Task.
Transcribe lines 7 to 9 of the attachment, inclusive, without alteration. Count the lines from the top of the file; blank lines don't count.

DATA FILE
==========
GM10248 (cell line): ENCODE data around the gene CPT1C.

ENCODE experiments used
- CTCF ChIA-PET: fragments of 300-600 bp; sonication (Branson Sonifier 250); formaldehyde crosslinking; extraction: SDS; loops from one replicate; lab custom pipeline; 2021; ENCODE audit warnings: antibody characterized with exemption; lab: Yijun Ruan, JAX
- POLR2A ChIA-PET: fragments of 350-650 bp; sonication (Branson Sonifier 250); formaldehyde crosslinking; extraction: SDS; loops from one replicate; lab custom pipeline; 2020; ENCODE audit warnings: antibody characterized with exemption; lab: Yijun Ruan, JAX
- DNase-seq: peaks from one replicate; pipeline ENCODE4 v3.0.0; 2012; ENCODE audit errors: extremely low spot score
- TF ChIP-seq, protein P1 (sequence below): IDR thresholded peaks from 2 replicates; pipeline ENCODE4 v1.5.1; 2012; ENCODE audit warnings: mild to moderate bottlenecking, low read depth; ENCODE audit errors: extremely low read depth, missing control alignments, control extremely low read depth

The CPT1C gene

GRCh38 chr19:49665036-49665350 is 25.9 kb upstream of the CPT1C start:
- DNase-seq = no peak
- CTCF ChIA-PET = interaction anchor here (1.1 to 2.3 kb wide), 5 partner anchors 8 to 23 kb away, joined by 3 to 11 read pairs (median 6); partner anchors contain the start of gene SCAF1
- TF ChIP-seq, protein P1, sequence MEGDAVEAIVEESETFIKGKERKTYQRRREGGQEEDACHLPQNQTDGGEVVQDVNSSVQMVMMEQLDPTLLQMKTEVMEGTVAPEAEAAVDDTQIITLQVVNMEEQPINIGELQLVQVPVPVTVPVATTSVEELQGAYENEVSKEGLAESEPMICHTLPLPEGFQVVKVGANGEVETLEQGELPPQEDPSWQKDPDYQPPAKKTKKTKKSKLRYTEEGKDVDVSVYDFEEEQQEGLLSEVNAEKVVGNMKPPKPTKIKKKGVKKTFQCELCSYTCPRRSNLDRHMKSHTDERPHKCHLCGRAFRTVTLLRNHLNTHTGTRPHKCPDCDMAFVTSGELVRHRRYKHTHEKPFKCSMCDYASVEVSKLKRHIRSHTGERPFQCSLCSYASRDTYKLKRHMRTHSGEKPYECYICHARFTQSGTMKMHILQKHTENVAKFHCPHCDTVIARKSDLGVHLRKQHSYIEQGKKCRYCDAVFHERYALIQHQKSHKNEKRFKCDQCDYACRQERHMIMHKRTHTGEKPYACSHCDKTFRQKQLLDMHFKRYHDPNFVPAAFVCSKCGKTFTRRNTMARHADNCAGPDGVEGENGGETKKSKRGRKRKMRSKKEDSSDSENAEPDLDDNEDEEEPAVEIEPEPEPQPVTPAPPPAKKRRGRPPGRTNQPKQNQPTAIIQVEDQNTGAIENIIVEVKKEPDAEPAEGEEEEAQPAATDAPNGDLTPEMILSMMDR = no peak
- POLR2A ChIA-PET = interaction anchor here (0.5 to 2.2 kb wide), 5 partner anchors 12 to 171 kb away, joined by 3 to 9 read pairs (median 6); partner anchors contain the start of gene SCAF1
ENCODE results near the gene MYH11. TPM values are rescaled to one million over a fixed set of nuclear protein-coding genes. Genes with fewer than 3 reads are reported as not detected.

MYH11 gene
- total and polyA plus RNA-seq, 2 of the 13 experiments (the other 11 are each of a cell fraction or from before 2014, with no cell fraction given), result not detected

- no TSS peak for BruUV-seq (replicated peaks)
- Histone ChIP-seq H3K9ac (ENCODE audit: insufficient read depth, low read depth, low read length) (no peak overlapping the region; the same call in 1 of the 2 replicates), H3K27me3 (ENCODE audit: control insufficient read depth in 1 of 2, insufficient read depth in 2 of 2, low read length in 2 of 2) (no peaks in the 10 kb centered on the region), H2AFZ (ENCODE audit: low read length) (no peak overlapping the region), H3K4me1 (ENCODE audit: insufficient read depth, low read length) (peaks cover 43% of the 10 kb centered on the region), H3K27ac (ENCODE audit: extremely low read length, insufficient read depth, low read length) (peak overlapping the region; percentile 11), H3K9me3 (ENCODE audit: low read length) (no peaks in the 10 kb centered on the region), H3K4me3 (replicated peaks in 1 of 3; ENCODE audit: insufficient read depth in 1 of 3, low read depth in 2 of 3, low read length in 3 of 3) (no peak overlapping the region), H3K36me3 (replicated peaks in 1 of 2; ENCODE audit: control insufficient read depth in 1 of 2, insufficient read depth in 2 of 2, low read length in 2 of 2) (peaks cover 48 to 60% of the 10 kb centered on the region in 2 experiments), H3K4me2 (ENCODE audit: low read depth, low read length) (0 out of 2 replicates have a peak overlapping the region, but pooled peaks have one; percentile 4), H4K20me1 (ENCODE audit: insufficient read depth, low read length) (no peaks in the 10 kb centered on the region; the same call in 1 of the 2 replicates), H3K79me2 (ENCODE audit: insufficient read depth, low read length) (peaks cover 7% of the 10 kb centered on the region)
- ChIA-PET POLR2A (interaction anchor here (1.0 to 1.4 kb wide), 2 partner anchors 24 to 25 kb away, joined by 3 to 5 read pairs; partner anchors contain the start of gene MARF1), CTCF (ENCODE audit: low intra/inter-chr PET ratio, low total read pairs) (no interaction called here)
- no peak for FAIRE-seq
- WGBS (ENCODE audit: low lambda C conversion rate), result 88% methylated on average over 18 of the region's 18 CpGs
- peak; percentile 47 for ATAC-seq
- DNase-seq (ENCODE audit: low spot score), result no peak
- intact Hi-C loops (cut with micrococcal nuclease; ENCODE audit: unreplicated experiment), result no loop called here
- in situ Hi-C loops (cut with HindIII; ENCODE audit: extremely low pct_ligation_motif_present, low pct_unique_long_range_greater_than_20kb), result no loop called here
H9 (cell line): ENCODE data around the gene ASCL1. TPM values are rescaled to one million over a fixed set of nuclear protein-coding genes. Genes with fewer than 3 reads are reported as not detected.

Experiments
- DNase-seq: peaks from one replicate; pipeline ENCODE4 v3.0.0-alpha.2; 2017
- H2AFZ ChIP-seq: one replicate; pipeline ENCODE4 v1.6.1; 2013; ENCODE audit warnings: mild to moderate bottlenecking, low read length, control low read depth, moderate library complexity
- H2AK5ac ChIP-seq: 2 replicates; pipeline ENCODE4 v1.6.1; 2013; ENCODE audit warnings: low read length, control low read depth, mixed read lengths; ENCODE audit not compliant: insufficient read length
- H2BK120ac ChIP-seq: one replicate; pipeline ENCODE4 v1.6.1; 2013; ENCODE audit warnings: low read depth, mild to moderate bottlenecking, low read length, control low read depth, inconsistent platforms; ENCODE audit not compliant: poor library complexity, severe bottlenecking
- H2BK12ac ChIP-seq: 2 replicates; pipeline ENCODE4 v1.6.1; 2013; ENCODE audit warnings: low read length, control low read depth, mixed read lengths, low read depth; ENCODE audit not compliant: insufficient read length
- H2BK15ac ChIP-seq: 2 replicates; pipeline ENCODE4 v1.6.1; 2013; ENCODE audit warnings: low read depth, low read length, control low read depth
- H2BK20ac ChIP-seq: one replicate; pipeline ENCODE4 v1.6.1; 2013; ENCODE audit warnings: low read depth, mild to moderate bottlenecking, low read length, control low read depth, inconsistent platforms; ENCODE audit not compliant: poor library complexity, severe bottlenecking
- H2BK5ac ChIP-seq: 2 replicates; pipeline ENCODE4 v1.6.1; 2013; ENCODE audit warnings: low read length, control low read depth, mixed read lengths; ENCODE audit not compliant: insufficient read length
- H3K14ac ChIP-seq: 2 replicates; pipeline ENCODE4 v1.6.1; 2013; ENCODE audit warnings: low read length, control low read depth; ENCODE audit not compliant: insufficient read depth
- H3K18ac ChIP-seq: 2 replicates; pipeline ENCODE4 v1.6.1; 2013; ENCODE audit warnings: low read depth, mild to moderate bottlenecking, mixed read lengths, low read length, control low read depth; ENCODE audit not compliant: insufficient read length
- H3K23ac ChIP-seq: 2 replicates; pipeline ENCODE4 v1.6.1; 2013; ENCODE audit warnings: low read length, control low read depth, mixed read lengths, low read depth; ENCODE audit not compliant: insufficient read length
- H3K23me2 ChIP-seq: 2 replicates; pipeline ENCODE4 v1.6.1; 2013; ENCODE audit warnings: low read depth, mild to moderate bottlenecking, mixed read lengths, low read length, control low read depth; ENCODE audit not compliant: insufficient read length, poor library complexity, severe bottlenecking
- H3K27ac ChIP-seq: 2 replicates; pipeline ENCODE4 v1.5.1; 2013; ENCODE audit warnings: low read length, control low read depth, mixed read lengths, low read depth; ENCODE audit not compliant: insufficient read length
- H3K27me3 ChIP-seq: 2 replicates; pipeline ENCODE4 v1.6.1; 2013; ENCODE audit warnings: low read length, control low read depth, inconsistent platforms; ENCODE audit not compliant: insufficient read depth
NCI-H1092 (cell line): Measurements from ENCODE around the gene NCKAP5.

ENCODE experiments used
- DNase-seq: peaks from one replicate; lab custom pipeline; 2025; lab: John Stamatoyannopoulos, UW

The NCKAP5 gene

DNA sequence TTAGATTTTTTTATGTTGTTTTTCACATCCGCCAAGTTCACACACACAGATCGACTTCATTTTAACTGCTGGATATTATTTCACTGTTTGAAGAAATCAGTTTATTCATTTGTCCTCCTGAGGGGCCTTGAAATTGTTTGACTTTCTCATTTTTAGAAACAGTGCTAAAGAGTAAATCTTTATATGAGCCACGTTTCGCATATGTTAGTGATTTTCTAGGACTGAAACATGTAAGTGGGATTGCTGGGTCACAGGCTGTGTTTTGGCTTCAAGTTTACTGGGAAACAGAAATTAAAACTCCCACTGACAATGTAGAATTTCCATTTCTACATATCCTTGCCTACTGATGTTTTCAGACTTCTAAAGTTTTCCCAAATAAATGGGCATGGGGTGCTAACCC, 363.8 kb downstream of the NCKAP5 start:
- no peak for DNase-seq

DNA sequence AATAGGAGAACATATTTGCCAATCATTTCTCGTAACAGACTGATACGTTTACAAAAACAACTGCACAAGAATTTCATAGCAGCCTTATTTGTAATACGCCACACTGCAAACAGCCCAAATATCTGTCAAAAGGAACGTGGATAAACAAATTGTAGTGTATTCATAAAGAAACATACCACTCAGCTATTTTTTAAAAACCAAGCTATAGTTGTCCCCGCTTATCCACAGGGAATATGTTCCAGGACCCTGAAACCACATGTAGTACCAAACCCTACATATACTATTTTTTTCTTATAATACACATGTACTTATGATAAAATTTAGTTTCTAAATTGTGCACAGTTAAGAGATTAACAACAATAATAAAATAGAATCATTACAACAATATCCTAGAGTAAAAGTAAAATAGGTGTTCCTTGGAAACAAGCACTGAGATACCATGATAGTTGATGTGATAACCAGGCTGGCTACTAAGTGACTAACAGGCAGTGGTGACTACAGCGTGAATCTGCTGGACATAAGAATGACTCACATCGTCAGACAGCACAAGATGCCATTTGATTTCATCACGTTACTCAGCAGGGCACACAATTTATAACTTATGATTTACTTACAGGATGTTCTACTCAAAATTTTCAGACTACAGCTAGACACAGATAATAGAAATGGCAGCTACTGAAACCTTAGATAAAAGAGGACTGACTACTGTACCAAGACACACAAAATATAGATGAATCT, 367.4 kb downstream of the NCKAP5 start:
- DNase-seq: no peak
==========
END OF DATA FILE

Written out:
The CPT1C gene

GRCh38 chr19:49665036-49665350 is 25.9 kb upstream of the CPT1C start:
- DNase-seq = no peak